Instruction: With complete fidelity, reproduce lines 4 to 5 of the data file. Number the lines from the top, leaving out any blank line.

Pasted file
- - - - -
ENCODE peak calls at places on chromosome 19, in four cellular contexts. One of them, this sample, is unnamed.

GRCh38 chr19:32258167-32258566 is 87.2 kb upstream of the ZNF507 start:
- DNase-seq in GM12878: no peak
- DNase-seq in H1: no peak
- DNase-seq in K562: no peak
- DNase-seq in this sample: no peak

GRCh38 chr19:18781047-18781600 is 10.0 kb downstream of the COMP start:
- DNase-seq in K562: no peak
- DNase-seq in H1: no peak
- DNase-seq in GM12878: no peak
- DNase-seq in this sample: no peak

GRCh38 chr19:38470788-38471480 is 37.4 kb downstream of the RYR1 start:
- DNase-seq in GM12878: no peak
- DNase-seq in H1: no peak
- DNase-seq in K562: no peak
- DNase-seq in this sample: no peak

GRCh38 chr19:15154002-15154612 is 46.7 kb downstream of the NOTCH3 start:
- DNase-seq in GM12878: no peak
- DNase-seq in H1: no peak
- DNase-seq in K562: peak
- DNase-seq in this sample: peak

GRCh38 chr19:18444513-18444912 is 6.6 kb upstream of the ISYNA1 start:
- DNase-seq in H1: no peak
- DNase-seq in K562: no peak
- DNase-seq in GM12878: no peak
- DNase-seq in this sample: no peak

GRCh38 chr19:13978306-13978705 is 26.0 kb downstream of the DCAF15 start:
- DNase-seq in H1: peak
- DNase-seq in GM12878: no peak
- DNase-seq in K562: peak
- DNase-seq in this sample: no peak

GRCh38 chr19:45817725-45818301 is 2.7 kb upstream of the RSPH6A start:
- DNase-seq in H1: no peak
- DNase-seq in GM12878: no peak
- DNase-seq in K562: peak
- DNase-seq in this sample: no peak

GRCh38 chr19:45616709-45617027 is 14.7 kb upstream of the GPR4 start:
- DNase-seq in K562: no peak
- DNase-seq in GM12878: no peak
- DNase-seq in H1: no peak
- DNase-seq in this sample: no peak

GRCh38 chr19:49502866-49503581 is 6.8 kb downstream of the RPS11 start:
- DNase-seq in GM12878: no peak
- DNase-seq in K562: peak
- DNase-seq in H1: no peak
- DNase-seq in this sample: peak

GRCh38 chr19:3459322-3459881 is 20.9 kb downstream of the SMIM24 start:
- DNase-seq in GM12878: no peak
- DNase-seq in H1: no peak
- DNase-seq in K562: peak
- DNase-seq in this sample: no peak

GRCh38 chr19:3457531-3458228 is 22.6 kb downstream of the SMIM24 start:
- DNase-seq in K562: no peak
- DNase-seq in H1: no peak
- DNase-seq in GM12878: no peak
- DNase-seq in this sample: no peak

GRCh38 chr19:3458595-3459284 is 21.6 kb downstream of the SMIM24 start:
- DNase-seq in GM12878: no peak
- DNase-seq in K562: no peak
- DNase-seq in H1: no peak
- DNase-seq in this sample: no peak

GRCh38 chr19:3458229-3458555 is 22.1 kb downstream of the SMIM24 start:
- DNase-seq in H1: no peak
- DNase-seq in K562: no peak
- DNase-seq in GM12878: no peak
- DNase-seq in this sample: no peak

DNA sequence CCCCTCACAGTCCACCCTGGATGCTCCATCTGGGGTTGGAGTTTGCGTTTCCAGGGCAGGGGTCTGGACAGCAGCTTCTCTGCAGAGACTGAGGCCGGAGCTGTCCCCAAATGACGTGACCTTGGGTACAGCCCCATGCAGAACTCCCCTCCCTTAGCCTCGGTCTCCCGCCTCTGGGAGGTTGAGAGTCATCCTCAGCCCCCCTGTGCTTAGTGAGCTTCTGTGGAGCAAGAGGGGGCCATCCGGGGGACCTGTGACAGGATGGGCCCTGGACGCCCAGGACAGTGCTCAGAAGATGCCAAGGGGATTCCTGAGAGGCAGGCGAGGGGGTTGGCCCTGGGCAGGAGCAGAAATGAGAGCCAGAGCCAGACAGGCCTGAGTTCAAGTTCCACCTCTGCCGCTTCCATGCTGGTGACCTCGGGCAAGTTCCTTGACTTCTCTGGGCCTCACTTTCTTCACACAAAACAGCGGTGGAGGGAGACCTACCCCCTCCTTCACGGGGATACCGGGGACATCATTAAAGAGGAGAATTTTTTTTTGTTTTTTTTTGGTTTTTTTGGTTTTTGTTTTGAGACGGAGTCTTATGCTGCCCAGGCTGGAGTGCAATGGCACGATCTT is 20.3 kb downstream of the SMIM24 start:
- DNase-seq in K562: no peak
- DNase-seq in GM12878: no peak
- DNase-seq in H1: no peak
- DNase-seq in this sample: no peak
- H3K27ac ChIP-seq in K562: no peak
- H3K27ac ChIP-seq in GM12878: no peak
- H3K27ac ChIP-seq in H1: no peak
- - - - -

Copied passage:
- DNase-seq in H1: no peak
- DNase-seq in K562: no peak